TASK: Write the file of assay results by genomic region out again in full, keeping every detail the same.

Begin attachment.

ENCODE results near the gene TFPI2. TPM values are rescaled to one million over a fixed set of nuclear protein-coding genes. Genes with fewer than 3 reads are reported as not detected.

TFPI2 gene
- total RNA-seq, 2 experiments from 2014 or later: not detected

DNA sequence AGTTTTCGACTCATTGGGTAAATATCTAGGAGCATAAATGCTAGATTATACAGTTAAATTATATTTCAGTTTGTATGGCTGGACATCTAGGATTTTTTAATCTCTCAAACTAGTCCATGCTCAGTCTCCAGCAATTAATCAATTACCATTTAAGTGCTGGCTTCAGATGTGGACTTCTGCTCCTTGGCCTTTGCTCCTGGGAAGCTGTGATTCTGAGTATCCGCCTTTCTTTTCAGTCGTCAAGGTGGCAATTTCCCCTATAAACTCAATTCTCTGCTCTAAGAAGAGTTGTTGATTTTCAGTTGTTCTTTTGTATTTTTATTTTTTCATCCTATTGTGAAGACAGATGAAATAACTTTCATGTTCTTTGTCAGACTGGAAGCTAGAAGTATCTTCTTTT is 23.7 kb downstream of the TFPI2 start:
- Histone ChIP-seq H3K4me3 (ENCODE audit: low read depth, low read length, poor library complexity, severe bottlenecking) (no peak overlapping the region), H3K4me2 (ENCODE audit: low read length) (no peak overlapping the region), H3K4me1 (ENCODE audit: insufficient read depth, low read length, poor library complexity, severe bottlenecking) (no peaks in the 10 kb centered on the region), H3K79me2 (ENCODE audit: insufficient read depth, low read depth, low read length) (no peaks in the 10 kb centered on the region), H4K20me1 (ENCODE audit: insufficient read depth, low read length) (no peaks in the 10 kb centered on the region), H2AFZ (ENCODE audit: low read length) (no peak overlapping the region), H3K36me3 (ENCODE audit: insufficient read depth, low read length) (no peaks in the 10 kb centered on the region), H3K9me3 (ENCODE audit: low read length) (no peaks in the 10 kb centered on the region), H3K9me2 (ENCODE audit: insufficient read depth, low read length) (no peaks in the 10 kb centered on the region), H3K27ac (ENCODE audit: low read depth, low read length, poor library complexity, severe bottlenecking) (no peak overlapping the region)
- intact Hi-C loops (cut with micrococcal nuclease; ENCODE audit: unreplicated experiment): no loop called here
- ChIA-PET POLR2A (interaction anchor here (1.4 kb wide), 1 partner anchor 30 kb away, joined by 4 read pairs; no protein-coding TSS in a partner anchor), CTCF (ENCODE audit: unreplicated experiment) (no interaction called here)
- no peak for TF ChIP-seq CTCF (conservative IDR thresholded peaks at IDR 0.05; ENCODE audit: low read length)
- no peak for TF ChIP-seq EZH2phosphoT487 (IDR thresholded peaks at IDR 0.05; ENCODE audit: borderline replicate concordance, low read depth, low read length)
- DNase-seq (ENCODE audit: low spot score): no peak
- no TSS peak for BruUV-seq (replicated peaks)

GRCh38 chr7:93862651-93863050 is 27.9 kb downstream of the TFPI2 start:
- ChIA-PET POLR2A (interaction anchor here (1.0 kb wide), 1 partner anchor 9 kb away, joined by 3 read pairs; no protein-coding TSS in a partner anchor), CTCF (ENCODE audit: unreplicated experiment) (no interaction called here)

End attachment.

ENCODE results near the gene TFPI2. TPM values are rescaled to one million over a fixed set of nuclear protein-coding genes. Genes with fewer than 3 reads are reported as not detected.

TFPI2 gene
- total RNA-seq, 2 experiments from 2014 or later: not detected

DNA sequence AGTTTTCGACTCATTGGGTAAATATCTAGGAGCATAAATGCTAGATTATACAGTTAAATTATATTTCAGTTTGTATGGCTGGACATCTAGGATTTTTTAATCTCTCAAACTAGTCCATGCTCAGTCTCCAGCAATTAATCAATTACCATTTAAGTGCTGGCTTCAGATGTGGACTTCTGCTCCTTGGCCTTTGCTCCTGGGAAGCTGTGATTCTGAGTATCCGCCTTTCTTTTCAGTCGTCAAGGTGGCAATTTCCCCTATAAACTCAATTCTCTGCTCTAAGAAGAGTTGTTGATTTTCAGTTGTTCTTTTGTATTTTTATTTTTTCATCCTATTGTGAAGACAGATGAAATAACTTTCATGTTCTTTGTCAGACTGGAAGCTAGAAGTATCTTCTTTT is 23.7 kb downstream of the TFPI2 start:
- Histone ChIP-seq H3K4me3 (ENCODE audit: low read depth, low read length, poor library complexity, severe bottlenecking) (no peak overlapping the region), H3K4me2 (ENCODE audit: low read length) (no peak overlapping the region), H3K4me1 (ENCODE audit: insufficient read depth, low read length, poor library complexity, severe bottlenecking) (no peaks in the 10 kb centered on the region), H3K79me2 (ENCODE audit: insufficient read depth, low read depth, low read length) (no peaks in the 10 kb centered on the region), H4K20me1 (ENCODE audit: insufficient read depth, low read length) (no peaks in the 10 kb centered on the region), H2AFZ (ENCODE audit: low read length) (no peak overlapping the region), H3K36me3 (ENCODE audit: insufficient read depth, low read length) (no peaks in the 10 kb centered on the region), H3K9me3 (ENCODE audit: low read length) (no peaks in the 10 kb centered on the region), H3K9me2 (ENCODE audit: insufficient read depth, low read length) (no peaks in the 10 kb centered on the region), H3K27ac (ENCODE audit: low read depth, low read length, poor library complexity, severe bottlenecking) (no peak overlapping the region)
- intact Hi-C loops (cut with micrococcal nuclease; ENCODE audit: unreplicated experiment): no loop called here
- ChIA-PET POLR2A (interaction anchor here (1.4 kb wide), 1 partner anchor 30 kb away, joined by 4 read pairs; no protein-coding TSS in a partner anchor), CTCF (ENCODE audit: unreplicated experiment) (no interaction called here)
- no peak for TF ChIP-seq CTCF (conservative IDR thresholded peaks at IDR 0.05; ENCODE audit: low read length)
- no peak for TF ChIP-seq EZH2phosphoT487 (IDR thresholded peaks at IDR 0.05; ENCODE audit: borderline replicate concordance, low read depth, low read length)
- DNase-seq (ENCODE audit: low spot score): no peak
- no TSS peak for BruUV-seq (replicated peaks)

GRCh38 chr7:93862651-93863050 is 27.9 kb downstream of the TFPI2 start:
- ChIA-PET POLR2A (interaction anchor here (1.0 kb wide), 1 partner anchor 9 kb away, joined by 3 read pairs; no protein-coding TSS in a partner anchor), CTCF (ENCODE audit: unreplicated experiment) (no interaction called here)